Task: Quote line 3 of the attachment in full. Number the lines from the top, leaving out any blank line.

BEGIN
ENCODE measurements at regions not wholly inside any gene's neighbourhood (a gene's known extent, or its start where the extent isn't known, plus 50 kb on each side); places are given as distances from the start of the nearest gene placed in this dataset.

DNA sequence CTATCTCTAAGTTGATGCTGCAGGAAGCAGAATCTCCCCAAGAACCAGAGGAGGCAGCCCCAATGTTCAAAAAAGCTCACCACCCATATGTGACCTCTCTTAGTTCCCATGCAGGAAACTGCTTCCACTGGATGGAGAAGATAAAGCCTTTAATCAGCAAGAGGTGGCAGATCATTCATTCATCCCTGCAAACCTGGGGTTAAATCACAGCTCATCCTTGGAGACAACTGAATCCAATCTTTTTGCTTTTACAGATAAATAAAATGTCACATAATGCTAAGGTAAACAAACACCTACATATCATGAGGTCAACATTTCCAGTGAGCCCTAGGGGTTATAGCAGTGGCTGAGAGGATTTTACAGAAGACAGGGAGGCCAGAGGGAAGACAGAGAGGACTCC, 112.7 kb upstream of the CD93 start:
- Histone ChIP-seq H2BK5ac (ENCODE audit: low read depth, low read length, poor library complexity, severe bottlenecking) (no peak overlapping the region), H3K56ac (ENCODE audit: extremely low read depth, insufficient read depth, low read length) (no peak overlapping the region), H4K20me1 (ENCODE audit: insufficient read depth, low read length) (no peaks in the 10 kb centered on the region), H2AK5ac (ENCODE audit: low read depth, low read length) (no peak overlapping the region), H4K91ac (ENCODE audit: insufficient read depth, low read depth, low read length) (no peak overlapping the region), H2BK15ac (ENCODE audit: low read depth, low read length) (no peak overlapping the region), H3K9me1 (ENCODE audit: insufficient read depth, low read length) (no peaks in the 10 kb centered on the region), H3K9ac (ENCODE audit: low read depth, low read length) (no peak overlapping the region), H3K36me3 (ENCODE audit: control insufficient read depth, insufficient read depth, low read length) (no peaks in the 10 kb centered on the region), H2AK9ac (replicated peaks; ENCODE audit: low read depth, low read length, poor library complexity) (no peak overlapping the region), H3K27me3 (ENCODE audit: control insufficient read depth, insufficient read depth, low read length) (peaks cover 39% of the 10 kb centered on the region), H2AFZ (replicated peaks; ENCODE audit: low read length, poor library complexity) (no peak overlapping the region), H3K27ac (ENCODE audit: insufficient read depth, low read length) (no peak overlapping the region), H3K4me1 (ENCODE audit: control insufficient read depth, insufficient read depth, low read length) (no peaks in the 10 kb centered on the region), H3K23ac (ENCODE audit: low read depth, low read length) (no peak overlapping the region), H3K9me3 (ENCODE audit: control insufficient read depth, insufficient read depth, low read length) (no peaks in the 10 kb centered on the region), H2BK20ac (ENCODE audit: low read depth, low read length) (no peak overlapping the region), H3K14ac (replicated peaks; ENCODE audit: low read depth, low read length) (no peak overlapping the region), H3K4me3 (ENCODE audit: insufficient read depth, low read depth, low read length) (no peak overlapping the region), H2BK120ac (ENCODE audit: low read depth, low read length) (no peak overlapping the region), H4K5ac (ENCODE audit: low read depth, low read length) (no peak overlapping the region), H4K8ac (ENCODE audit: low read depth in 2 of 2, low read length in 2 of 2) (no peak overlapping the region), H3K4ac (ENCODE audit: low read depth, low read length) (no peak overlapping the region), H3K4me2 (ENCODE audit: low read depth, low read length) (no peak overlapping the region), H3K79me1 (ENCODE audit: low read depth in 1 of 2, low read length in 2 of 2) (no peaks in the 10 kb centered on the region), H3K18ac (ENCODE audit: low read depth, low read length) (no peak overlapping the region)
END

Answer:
- Histone ChIP-seq H2BK5ac (ENCODE audit: low read depth, low read length, poor library complexity, severe bottlenecking) (no peak overlapping the region), H3K56ac (ENCODE audit: extremely low read depth, insufficient read depth, low read length) (no peak overlapping the region), H4K20me1 (ENCODE audit: insufficient read depth, low read length) (no peaks in the 10 kb centered on the region), H2AK5ac (ENCODE audit: low read depth, low read length) (no peak overlapping the region), H4K91ac (ENCODE audit: insufficient read depth, low read depth, low read length) (no peak overlapping the region), H2BK15ac (ENCODE audit: low read depth, low read length) (no peak overlapping the region), H3K9me1 (ENCODE audit: insufficient read depth, low read length) (no peaks in the 10 kb centered on the region), H3K9ac (ENCODE audit: low read depth, low read length) (no peak overlapping the region), H3K36me3 (ENCODE audit: control insufficient read depth, insufficient read depth, low read length) (no peaks in the 10 kb centered on the region), H2AK9ac (replicated peaks; ENCODE audit: low read depth, low read length, poor library complexity) (no peak overlapping the region), H3K27me3 (ENCODE audit: control insufficient read depth, insufficient read depth, low read length) (peaks cover 39% of the 10 kb centered on the region), H2AFZ (replicated peaks; ENCODE audit: low read length, poor library complexity) (no peak overlapping the region), H3K27ac (ENCODE audit: insufficient read depth, low read length) (no peak overlapping the region), H3K4me1 (ENCODE audit: control insufficient read depth, insufficient read depth, low read length) (no peaks in the 10 kb centered on the region), H3K23ac (ENCODE audit: low read depth, low read length) (no peak overlapping the region), H3K9me3 (ENCODE audit: control insufficient read depth, insufficient read depth, low read length) (no peaks in the 10 kb centered on the region), H2BK20ac (ENCODE audit: low read depth, low read length) (no peak overlapping the region), H3K14ac (replicated peaks; ENCODE audit: low read depth, low read length) (no peak overlapping the region), H3K4me3 (ENCODE audit: insufficient read depth, low read depth, low read length) (no peak overlapping the region), H2BK120ac (ENCODE audit: low read depth, low read length) (no peak overlapping the region), H4K5ac (ENCODE audit: low read depth, low read length) (no peak overlapping the region), H4K8ac (ENCODE audit: low read depth in 2 of 2, low read length in 2 of 2) (no peak overlapping the region), H3K4ac (ENCODE audit: low read depth, low read length) (no peak overlapping the region), H3K4me2 (ENCODE audit: low read depth, low read length) (no peak overlapping the region), H3K79me1 (ENCODE audit: low read depth in 1 of 2, low read length in 2 of 2) (no peaks in the 10 kb centered on the region), H3K18ac (ENCODE audit: low read depth, low read length) (no peak overlapping the region)